Missouri Police Chiefs Association Says it is Hindering Ability to Conduct Criminal Investigations
In the latest show of opposition by law enforcement to Missouri’s new law that attempting to nullify federal gun laws, the Missouri Police Chiefs Association (MPCA) wrote a letter to Missouri lawmakers expressing that the new law currently hinders ability to conduct criminal investigations and prevents officials from enforcing federal gun laws, directly asking lawmakers to address these concerns.
The nullification law, signed by Governor Parson earlier this year, dangerously prohibits state and local officials from assisting with the enforcement of federal gun laws and fines local law enforcement agencies up to $50,000 for any violations. According to the Kansas City Star, who recently obtained a copy of the letter sent last month, Missouri law enforcement officials expressed to state lawmakers that the law’s “wording and structure have caused confusion and potentially unintended legal implications.” The MPCA additionally expressed a desire to “[protect] officers from frivolous civil litigation related to the continued joint endeavors with our federal partners.” Governor Parson has also recently admitted that the law needs to be revisited.
Local officials from across the political spectrum, including traditionally conservative law enforcement leaders and county prosecutors, have also spoken out against nullification. In a recent 60 minutes segment, Butler County prosecutor Kacey Proctor and General Counsel for Missouri Office of Prosecution Services Steve Sokoloff said the law “has a tremendously chilling effect on law enforcement officers,” forcing local law enforcement to disband from federal task forces and avoid partnering with federal agencies despite their longstanding practice of sharing resources and manpower, making it more difficult to identify and arrest people who have committed violent crimes involving guns.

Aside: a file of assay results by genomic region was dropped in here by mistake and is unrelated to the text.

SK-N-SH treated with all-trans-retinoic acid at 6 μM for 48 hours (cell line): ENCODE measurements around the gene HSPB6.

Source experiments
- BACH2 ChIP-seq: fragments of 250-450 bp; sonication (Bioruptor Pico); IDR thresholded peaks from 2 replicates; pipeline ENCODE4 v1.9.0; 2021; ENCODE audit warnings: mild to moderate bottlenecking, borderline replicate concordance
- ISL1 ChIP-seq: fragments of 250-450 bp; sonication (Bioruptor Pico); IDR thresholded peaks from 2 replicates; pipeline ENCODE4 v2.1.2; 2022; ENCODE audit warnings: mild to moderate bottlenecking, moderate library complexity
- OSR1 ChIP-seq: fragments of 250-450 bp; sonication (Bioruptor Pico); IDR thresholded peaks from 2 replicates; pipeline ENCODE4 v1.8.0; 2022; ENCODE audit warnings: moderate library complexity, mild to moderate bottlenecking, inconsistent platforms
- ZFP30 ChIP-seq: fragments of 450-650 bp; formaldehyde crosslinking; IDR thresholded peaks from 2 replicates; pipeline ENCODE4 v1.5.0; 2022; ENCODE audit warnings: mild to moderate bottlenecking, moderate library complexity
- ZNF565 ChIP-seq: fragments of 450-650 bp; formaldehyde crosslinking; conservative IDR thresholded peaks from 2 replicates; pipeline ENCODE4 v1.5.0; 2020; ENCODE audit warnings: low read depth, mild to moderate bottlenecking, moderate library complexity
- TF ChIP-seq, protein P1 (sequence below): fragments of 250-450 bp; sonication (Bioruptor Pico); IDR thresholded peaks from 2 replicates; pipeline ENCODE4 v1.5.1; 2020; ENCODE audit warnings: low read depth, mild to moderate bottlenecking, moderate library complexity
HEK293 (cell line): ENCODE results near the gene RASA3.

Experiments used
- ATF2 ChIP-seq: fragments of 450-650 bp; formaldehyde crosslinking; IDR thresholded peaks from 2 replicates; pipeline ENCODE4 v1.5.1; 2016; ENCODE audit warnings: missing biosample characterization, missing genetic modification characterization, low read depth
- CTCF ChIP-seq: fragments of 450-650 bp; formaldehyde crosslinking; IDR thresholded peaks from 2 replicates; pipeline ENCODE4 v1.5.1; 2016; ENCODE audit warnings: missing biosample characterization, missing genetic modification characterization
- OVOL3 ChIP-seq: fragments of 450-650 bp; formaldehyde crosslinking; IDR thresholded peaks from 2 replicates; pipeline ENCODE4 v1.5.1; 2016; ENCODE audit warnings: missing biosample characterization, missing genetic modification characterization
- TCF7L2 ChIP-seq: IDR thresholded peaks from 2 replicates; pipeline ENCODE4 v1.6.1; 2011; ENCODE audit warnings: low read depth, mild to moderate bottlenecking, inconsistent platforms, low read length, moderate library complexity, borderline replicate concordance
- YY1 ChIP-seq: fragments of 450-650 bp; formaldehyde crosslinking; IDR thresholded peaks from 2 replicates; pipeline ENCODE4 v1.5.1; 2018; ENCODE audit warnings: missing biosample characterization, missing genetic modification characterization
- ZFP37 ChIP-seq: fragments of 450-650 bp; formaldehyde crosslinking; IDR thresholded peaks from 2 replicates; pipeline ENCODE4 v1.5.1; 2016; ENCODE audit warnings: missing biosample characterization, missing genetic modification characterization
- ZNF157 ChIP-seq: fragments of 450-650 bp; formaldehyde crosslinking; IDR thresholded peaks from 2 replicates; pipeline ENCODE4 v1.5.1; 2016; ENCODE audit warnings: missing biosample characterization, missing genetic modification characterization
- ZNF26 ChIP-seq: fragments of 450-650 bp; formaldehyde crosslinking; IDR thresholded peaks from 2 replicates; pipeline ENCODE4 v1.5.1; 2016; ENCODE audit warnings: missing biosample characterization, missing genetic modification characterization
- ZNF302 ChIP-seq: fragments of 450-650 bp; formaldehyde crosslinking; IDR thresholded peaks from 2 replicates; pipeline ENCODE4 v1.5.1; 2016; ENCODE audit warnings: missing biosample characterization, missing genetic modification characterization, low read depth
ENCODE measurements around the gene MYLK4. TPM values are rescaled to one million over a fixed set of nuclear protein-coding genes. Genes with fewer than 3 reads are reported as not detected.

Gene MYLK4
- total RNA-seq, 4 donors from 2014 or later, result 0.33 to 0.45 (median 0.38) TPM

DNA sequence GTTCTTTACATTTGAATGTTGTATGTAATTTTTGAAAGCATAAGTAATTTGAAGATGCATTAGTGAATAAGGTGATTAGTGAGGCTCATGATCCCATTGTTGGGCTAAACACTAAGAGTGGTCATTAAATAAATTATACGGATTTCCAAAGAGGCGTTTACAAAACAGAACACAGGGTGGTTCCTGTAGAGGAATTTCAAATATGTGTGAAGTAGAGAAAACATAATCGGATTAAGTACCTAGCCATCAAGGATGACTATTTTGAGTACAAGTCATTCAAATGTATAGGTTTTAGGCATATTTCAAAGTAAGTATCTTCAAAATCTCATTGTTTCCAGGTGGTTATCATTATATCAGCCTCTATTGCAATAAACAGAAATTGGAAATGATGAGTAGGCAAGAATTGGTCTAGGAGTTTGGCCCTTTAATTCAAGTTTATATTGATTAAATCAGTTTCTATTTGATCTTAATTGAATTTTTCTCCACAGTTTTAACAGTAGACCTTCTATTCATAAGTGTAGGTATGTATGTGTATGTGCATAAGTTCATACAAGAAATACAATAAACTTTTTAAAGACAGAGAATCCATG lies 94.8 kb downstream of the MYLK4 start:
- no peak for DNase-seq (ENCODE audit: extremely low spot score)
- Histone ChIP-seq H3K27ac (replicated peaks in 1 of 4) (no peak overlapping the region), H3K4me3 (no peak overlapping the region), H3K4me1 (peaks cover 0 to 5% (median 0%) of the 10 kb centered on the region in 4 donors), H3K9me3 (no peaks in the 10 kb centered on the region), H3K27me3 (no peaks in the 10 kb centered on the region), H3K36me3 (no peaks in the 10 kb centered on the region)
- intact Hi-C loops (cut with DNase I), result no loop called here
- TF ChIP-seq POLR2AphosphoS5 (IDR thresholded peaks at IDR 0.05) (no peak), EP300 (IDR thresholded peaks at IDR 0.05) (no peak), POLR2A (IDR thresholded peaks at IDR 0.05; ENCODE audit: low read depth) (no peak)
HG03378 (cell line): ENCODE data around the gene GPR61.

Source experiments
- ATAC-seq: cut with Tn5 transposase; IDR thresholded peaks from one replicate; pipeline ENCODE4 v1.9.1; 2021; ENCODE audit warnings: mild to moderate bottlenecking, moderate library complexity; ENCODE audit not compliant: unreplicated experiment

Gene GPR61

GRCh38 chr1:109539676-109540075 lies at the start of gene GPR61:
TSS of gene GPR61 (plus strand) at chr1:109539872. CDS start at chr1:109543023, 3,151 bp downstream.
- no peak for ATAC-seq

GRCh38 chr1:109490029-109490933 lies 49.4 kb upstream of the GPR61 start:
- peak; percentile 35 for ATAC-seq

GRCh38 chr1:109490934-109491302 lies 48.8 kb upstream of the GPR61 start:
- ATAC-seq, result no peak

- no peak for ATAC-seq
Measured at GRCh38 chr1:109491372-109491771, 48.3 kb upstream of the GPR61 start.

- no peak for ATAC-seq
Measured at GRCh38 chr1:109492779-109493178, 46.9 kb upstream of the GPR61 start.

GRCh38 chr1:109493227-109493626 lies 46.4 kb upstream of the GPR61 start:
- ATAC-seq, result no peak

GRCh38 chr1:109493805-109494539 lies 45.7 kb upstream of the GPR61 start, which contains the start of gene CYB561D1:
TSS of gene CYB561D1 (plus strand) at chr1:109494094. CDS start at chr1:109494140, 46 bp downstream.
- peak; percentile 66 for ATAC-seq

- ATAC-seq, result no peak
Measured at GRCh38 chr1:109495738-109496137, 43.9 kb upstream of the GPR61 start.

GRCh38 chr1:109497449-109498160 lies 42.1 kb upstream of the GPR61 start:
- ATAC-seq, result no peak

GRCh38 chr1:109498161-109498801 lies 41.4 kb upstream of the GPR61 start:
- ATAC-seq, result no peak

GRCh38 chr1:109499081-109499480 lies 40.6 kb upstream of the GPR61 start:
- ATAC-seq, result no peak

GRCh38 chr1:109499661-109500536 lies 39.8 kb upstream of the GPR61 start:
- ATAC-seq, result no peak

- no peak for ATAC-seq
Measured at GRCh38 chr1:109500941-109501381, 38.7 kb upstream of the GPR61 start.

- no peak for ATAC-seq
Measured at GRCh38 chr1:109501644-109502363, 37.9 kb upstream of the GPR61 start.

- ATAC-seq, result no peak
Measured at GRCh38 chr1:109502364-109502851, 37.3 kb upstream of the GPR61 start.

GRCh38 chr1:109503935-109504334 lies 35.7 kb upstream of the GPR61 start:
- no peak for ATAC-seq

Under nullification, law enforcement officers are prohibited from enforcing currently standing federal gun safety laws, including laws that keep guns out of the hands of domestic abusers. Missouri does not currently have any state protections preventing domestic abusers from accessing firearms. In 2007, Missouri repealed its background check law for all handgun sales, opening up a loophole that makes it easier for domestic abusers to purchase guns without a background check. Then in 2016, state lawmakers passed permitless carry, removing the requirement to obtain a permit and undergo a background check before carrying a loaded handgun in public. And now, under nullification, law enforcement officers cannot enforce the sole protection keeping guns out of the hands of domestic abusers.
Last month, the Kansas City Star issued a report detailing how years of gun lobby influence and the systematic dismantling of Missouri’s gun safety laws, including the recent nullification law, has exacerbated the state’s gun violence crisis. In the piece, the Kansas City Star examined how the NRA and other gun lobby organizations in the state served as a dangerous engine for the continued repeal of gun safety measures.
Read more about the Missouri Police Chiefs Association letter here. Read more about gun violence in Missouri here.